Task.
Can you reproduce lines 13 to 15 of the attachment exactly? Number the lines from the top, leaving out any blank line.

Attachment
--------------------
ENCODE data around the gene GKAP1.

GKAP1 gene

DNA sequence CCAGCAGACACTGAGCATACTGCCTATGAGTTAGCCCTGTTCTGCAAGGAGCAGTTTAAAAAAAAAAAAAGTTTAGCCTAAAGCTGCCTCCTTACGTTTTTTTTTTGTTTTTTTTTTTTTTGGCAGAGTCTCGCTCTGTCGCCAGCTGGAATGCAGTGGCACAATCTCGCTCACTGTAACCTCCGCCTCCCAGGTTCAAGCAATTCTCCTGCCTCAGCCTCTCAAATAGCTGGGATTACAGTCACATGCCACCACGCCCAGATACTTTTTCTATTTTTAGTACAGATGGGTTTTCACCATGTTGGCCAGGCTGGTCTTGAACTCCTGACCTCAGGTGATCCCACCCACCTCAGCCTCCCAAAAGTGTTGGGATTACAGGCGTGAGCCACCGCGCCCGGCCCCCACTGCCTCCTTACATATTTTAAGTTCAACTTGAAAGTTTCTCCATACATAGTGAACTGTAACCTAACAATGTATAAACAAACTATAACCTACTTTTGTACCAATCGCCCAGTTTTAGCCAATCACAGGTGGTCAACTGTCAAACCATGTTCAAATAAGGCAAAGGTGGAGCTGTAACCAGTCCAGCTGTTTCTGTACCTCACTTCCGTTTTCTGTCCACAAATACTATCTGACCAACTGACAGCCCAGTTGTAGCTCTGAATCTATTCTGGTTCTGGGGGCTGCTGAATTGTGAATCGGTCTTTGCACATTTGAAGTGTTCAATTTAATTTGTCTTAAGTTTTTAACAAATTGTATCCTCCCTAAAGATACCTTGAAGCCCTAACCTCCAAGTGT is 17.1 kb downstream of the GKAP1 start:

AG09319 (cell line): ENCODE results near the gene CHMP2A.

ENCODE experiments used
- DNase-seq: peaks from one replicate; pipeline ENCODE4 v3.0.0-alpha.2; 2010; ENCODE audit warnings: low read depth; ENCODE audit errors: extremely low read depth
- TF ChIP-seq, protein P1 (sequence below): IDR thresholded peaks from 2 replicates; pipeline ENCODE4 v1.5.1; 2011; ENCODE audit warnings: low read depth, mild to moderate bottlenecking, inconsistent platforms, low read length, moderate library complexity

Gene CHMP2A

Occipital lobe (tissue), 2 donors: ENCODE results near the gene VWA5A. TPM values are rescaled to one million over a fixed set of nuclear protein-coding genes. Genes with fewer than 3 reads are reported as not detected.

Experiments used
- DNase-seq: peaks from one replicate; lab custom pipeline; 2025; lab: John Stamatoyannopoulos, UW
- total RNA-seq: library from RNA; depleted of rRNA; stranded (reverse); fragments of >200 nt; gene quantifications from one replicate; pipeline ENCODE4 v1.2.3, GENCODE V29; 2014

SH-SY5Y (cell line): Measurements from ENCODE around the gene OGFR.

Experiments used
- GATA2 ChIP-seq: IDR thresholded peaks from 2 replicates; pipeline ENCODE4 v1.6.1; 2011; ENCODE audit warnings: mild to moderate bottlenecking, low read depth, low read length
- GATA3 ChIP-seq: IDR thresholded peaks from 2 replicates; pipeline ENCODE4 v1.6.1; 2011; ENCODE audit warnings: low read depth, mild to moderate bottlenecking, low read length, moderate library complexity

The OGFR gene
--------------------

SH-SY5Y (cell line): Measurements from ENCODE around the gene OGFR.

Experiments used
- GATA2 ChIP-seq: IDR thresholded peaks from 2 replicates; pipeline ENCODE4 v1.6.1; 2011; ENCODE audit warnings: mild to moderate bottlenecking, low read depth, low read length